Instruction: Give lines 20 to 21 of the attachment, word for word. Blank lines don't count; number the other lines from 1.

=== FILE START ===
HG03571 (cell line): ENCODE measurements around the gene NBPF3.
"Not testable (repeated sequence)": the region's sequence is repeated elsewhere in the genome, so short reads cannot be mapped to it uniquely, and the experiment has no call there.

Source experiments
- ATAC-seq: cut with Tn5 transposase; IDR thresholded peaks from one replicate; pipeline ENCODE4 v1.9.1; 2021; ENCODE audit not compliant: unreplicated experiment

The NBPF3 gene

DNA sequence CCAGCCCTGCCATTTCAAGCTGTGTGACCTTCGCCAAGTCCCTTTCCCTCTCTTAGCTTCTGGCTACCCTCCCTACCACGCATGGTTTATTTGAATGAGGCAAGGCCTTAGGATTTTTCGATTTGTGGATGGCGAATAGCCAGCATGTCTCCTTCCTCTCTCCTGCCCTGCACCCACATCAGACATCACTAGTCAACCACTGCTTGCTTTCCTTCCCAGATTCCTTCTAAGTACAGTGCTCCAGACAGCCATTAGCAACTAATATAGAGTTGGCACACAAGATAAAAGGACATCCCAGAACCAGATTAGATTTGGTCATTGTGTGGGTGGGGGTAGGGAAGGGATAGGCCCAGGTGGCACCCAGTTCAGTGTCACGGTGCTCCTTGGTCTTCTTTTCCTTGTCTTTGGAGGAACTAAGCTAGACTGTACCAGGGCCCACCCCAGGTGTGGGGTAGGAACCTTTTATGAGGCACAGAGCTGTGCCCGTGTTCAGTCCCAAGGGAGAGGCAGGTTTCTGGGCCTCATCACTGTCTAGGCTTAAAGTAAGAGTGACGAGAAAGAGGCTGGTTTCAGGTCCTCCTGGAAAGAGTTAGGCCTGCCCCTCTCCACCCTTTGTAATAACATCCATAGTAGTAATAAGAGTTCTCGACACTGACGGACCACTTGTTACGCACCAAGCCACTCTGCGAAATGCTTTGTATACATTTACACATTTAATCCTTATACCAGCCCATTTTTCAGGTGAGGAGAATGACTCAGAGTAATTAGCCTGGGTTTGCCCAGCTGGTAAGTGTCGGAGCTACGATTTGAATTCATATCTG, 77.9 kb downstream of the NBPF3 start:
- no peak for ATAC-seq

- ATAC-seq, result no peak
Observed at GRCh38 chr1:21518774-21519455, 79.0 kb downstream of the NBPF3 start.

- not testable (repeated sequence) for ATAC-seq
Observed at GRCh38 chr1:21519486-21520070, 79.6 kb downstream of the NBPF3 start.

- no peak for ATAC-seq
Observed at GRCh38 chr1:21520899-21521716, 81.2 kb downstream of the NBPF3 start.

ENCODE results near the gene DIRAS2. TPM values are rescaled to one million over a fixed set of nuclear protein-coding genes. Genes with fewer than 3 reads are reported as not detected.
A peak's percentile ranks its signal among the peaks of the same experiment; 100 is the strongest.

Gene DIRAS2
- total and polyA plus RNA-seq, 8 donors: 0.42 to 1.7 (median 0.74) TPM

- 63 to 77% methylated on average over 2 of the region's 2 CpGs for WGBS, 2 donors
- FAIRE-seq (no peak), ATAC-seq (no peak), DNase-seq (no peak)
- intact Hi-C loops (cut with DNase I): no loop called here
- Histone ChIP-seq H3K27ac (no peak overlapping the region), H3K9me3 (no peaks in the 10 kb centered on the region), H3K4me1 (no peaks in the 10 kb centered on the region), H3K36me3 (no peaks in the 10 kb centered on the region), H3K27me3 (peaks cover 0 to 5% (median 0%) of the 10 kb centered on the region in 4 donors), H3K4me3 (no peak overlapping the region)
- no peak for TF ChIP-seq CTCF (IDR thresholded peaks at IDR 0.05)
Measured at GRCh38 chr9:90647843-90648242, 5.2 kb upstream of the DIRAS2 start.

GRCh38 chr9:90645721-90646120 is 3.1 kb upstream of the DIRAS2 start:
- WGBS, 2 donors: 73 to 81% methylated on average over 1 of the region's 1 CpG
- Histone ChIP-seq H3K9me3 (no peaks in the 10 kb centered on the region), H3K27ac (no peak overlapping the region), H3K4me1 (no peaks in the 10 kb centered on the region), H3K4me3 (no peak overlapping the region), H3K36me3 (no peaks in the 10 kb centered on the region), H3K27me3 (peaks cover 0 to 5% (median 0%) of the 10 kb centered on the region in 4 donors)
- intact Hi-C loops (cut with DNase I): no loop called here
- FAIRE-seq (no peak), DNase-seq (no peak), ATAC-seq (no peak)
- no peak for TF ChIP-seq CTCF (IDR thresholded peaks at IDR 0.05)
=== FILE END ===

- intact Hi-C loops (cut with DNase I): no loop called here
- Histone ChIP-seq H3K27ac (no peak overlapping the region), H3K9me3 (no peaks in the 10 kb centered on the region), H3K4me1 (no peaks in the 10 kb centered on the region), H3K36me3 (no peaks in the 10 kb centered on the region), H3K27me3 (peaks cover 0 to 5% (median 0%) of the 10 kb centered on the region in 4 donors), H3K4me3 (no peak overlapping the region)